Iowa’s plants feeling the impact of COVID-19
By KRISTIN DANLEY-GREINER
As the coronavirus pandemic seemingly shut down the world, at home in Iowa, ethanol plants were shuttered when the demand for fuel drastically declined as people were ordered to stay home. Ethanol giant Poet idled production at two of its Iowa ethanol plants and the Iowa Renewable Fuels Association noted that renewable fuels production has dropped an estimated 50 percent in Iowa due to shutdowns and reduced output. Almost a dozen ethanol and biodiesel plants have halted production.
Several beef and pork production plants in Iowa also have been idled not due to a decline in demand, but rather because a significant portion of the workforce at these plants has tested positive for COVID-19. Tyson Foods has suspended its operations indefinitely as its pork processing plant in Waterloo following the deaths of employees at that plant and its Dakota City, Neb., plant due to the virus. Smithfield, another meatpacking company, closed a processing plant in Sioux Falls, South Dakota, near the Iowa border because of a coronavirus outbreak.
Dairy farmers are dumping milk because there’s limited means to get the product to market. Pork producers say they will have to euthanize pigs because there’s no capacity for them at the plants due to the closures and reduction in workforce there.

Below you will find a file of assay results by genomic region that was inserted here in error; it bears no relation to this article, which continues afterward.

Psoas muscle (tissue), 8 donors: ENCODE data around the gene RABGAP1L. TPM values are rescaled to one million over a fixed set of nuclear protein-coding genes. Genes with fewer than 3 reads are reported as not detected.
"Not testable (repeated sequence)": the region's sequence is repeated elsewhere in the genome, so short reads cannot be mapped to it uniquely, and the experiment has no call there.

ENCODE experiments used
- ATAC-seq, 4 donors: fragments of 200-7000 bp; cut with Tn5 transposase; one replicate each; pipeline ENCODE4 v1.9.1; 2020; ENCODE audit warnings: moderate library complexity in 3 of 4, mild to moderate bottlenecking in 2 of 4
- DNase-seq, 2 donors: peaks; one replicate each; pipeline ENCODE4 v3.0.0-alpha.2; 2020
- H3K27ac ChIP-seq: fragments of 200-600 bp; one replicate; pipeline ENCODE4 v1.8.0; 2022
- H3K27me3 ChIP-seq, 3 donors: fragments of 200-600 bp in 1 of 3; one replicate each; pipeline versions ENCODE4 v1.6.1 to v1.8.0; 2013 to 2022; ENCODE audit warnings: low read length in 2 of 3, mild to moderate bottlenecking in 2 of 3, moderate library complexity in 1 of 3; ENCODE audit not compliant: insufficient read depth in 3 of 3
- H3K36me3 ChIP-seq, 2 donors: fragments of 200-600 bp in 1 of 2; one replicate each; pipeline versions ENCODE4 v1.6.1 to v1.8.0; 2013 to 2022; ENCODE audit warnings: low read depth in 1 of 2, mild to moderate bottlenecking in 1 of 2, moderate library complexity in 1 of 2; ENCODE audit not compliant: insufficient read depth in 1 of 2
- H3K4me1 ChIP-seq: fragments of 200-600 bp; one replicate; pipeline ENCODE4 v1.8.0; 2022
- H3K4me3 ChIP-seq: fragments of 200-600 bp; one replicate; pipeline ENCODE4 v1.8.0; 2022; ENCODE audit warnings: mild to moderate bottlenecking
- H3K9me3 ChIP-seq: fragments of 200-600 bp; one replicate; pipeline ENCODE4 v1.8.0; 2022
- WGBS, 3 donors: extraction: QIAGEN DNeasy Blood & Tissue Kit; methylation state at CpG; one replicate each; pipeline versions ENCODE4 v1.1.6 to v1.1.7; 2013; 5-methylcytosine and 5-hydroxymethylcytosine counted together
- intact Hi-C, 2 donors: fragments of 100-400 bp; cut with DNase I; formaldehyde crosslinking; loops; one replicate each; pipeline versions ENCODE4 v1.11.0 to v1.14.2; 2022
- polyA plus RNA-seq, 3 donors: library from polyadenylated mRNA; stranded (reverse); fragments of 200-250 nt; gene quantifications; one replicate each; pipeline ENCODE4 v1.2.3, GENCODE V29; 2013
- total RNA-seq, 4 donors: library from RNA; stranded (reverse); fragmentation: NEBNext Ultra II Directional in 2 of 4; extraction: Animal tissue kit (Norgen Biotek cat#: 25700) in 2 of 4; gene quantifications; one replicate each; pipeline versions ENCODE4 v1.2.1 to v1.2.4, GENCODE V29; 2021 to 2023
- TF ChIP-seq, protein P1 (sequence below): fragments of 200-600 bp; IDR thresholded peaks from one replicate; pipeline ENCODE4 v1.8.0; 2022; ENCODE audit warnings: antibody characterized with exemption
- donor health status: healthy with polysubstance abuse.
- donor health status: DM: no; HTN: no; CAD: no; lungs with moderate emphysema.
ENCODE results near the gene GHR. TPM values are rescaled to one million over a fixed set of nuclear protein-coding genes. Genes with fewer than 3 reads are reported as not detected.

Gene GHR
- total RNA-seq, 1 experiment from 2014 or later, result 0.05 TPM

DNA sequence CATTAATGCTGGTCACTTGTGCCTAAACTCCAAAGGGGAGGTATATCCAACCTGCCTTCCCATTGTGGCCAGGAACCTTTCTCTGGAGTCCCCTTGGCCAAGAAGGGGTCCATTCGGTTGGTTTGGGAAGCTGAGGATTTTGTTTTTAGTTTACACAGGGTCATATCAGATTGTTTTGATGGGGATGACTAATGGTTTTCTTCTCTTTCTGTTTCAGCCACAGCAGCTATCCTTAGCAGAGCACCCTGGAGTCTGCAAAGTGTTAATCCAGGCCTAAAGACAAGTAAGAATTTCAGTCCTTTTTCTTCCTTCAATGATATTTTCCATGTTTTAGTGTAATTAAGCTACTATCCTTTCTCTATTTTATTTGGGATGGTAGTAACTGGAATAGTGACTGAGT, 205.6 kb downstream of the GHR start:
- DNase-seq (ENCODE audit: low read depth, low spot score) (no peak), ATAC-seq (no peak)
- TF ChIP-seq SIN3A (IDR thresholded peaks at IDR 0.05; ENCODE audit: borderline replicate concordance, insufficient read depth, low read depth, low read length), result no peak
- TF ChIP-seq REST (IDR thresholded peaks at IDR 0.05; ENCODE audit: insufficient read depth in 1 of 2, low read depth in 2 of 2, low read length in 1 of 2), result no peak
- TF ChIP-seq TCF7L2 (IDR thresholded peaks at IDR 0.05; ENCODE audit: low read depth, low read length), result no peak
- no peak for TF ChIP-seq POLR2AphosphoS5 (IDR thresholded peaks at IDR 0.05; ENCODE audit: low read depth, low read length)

Chad Hart, agriculture economist at Iowa State University, said beef producers are in a difficult situation because when their cattle are ready to go to market, they’ll have to be sent through regardless of the poorer price paid. Pork producers are facing even bigger challenges, he noted.
The grain market and fuel market combined have taken a giant hit due to the coronavirus. Hart said that corn has lost value due to the virus and 10 to 15 percent ethanol is off by 65 percent.
“That’s an incredible price cut and it’s due to both supply and demand factors. There’s a heck of a lot of ethanol still around; there’s a bunch in storage building up over the winter. We have record stock levels. But people just aren’t driving,” he said. “Then there’s the fight between Saudi Arabia and Russia that was impacting the oil market before COVID-19 hit.”
In the ag market, interest rates are being dropped significantly to try and maintain what’s left of the economy, Hart said.
“We’re seeing moves unprecedented in terms of fiscal and monetary policy here in the U.S. People are asking what’s this comparable to in history and really, nothing. The closest thing would be the flu pandemic in 1918 that no one remembers. This is the biggest loss in the farm sector since the 2008 recession. The only thing you can really compare it to is the Depression,” Hart said.
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